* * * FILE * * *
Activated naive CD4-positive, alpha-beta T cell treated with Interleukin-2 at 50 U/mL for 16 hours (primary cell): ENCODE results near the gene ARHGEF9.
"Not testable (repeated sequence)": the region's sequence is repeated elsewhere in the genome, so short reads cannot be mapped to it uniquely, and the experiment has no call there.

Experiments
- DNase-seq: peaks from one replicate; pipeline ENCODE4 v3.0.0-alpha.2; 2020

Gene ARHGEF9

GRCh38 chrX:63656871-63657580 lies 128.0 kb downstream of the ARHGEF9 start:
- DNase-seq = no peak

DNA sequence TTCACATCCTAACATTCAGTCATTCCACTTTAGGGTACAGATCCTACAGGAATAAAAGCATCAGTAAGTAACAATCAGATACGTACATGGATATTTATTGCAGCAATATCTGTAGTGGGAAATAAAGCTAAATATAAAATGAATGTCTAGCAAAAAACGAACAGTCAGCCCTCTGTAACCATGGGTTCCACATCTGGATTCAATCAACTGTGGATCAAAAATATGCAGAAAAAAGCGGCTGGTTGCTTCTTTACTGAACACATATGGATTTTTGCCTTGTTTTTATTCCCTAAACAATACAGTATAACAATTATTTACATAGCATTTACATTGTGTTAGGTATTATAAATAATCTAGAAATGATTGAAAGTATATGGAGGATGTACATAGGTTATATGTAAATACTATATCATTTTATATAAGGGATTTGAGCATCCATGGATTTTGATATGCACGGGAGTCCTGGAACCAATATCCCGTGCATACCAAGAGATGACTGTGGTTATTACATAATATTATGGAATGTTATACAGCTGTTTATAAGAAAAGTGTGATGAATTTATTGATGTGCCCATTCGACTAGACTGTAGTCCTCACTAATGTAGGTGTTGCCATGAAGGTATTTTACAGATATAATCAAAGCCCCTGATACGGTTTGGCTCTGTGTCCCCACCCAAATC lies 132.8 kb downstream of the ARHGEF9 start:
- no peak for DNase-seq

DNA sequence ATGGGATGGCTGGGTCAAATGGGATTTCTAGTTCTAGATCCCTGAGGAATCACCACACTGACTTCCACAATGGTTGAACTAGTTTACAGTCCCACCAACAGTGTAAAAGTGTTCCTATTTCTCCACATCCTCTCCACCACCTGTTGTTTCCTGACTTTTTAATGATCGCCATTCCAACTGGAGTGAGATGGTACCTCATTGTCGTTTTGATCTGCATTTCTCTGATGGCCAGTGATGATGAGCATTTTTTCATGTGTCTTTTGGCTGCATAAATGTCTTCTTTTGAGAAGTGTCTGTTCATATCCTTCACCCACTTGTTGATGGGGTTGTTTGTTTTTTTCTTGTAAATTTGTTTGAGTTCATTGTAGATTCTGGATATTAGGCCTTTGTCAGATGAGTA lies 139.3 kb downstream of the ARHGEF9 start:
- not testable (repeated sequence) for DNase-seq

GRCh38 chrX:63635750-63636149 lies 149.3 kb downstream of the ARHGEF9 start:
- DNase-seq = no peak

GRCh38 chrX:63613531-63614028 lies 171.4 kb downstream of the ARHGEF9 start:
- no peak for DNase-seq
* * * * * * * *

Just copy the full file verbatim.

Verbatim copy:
Activated naive CD4-positive, alpha-beta T cell treated with Interleukin-2 at 50 U/mL for 16 hours (primary cell): ENCODE results near the gene ARHGEF9.
"Not testable (repeated sequence)": the region's sequence is repeated elsewhere in the genome, so short reads cannot be mapped to it uniquely, and the experiment has no call there.

Experiments
- DNase-seq: peaks from one replicate; pipeline ENCODE4 v3.0.0-alpha.2; 2020

Gene ARHGEF9

GRCh38 chrX:63656871-63657580 lies 128.0 kb downstream of the ARHGEF9 start:
- DNase-seq = no peak

DNA sequence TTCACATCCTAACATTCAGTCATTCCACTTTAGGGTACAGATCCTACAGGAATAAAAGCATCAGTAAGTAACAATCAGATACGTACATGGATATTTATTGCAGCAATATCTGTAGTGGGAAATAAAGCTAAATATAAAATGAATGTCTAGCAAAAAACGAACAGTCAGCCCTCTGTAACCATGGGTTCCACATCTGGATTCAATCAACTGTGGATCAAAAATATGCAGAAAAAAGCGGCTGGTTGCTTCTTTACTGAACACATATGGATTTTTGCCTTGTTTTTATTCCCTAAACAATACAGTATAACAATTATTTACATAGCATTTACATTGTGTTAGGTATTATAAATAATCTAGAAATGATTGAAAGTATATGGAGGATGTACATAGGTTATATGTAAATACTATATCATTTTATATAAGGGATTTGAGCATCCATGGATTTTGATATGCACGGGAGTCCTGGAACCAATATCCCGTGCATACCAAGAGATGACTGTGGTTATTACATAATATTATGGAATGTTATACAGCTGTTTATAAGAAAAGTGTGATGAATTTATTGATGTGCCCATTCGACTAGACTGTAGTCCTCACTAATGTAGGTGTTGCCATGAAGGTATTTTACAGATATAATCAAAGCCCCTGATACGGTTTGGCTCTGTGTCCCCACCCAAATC lies 132.8 kb downstream of the ARHGEF9 start:
- no peak for DNase-seq

DNA sequence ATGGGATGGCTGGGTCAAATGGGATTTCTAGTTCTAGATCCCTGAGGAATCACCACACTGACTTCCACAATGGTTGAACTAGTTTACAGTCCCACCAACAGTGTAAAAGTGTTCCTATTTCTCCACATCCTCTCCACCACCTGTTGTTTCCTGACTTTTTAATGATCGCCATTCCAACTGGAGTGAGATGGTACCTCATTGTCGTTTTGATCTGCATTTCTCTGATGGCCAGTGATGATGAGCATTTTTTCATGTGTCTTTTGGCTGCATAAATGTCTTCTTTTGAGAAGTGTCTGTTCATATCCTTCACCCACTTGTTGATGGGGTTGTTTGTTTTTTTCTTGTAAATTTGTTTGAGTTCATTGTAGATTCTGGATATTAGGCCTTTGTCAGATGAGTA lies 139.3 kb downstream of the ARHGEF9 start:
- not testable (repeated sequence) for DNase-seq

GRCh38 chrX:63635750-63636149 lies 149.3 kb downstream of the ARHGEF9 start:
- DNase-seq = no peak

GRCh38 chrX:63613531-63614028 lies 171.4 kb downstream of the ARHGEF9 start:
- no peak for DNase-seq